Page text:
“Fall Guys” twists the “battle royale” concept by having players navigate bean-shaped folks across minigames and obstacle courses. The small team who developed it said the game was inspired by old game show’s like “Takeshi’s Castle” and “Total Wipeout.” As Launcher reporter Elise Favis wrote, it’s a game that will make you laugh, especially when you lose.
But being developed by a small team, it’s grown bigger than anyone expected. Spotty service and maintenance issues abound, keeping the game offline for hours at a time as Mediatonic deals with the deluge of bonking beans hoping to get a crown (the ultimate prize at the end of each “episode”).
But even beyond patching up some of the technical glitches, there’s room for an already enjoyable game to improve. To that end, Elise Favis and Gene Park put together a list of suggestions or ideas to consider as Mediatonic moves forward with evolving the game.
Toggle grabbing on and off
Grabbing, which lets you pull others toward you or be caught in someone else’s grasp, is one of the most controversial elements of “Fall Guys.” Though some minigames like Tail Tag and Egg Scramble require it as a core mechanic, other minigames do not. A well-timed grab can launch a jellybean neighbor off a seesaw to their death or, if you’re not careful, result in your own demise.
Grabbing brings a sense of unpredictability, but for many, it’s not welcome and makes the game unfair. In the most extreme cases, you can be prevented from racing through a finish line if you’re swarmed by griefers like this streamer experienced.
Rather than removing grabbing entirely – because some enjoy goofing around by using it with friends – it could be reimagined as an optional feature, where every player can toggle grabbing on and off in the settings menu.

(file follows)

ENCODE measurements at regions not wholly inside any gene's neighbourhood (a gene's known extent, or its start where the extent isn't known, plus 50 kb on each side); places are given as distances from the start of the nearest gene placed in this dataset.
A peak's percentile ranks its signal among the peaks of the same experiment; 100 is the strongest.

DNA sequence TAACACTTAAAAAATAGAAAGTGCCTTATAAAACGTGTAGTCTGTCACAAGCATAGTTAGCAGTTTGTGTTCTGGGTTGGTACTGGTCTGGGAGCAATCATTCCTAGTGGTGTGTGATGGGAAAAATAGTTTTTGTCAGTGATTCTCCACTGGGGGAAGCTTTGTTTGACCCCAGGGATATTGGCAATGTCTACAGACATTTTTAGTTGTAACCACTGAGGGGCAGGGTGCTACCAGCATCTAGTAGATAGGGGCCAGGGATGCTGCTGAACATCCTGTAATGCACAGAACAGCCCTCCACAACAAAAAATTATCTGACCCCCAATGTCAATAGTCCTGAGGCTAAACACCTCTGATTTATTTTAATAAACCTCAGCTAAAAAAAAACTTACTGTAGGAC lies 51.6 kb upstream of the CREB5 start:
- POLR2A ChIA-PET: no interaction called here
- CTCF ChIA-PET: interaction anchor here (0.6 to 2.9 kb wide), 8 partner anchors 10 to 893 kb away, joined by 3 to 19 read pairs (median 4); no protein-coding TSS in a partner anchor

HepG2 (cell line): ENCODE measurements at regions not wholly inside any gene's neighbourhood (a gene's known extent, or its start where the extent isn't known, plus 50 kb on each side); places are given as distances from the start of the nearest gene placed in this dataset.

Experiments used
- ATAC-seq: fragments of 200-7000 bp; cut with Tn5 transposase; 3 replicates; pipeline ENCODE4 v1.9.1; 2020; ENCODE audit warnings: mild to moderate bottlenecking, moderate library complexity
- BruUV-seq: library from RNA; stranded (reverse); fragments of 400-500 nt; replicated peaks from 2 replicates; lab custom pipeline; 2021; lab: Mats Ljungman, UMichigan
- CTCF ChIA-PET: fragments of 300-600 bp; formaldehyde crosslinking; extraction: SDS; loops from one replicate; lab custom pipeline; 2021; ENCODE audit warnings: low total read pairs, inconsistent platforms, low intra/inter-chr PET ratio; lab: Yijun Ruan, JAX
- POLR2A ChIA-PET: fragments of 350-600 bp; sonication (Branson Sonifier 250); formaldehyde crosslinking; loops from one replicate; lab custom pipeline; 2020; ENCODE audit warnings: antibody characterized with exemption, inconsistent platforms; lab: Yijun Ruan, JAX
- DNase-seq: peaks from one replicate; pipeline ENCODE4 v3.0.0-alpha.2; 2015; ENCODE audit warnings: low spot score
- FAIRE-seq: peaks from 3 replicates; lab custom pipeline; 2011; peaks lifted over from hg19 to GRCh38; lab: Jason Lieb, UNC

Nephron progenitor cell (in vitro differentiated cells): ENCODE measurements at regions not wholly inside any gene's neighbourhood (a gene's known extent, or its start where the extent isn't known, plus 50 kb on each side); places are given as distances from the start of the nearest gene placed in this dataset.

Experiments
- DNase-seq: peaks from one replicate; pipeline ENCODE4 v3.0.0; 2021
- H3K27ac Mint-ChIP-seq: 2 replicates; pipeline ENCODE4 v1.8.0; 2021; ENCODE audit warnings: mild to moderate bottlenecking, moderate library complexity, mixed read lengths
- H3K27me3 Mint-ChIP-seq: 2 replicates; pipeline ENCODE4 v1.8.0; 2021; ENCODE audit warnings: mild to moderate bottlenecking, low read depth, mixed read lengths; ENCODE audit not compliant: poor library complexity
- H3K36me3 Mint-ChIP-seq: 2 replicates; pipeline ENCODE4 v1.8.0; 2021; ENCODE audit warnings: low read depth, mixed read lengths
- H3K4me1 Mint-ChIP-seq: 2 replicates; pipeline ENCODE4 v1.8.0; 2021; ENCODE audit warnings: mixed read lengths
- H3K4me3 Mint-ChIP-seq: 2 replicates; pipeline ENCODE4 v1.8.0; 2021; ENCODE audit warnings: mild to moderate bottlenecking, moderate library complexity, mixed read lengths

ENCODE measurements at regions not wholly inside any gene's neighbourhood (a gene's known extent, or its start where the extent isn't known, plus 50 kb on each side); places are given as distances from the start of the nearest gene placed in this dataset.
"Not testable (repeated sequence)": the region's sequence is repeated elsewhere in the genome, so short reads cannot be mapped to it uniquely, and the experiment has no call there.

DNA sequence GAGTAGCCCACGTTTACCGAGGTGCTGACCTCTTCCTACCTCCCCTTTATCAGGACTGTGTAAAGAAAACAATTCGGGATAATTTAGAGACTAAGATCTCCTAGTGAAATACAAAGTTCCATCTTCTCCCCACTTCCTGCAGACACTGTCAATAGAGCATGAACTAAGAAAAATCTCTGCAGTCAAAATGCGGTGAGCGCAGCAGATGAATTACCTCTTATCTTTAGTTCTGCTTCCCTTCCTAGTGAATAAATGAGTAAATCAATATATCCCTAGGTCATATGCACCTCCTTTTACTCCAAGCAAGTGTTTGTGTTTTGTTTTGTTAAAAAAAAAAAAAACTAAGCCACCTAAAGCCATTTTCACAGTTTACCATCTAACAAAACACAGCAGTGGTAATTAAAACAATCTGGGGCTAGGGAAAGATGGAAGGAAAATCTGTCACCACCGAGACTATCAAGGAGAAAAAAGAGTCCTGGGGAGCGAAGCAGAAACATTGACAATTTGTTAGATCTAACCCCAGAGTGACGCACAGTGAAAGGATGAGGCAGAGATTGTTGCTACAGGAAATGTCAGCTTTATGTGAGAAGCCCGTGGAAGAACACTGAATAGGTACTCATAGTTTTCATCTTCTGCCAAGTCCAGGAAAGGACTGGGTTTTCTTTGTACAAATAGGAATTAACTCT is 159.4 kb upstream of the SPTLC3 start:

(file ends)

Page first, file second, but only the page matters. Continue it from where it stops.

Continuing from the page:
New mini-games in later seasons
Developer Mediatonic is promising a consistent refresh with every new season of “Fall Guys,” and the team vows to expand on the current 25 minigames. In fact, that’s already happening: Mediatonic announced that a new variation to the level Jump Club, called Jump Showdown, is arriving Wednesday via a patch after its popularity within the closed beta that occurred before launch. This is great news, considering the limited variety can grow stale after several hours of play. Hopefully we see completely new additions soon, rather than just spins on levels we’re already familiar with.
Exit a match whenever you like
One of the best things about “Fall Guys” is being able to hop in and out of matches easily, but this process can be slowed down if you don’t leave a match as soon as it concludes. With only a small window of time to exit, you’re otherwise locked into spectating or playing until the round begins, which usually means a minute or two of wait time. It’s a small gripe, but the ability to leave whenever you like would be a welcome change.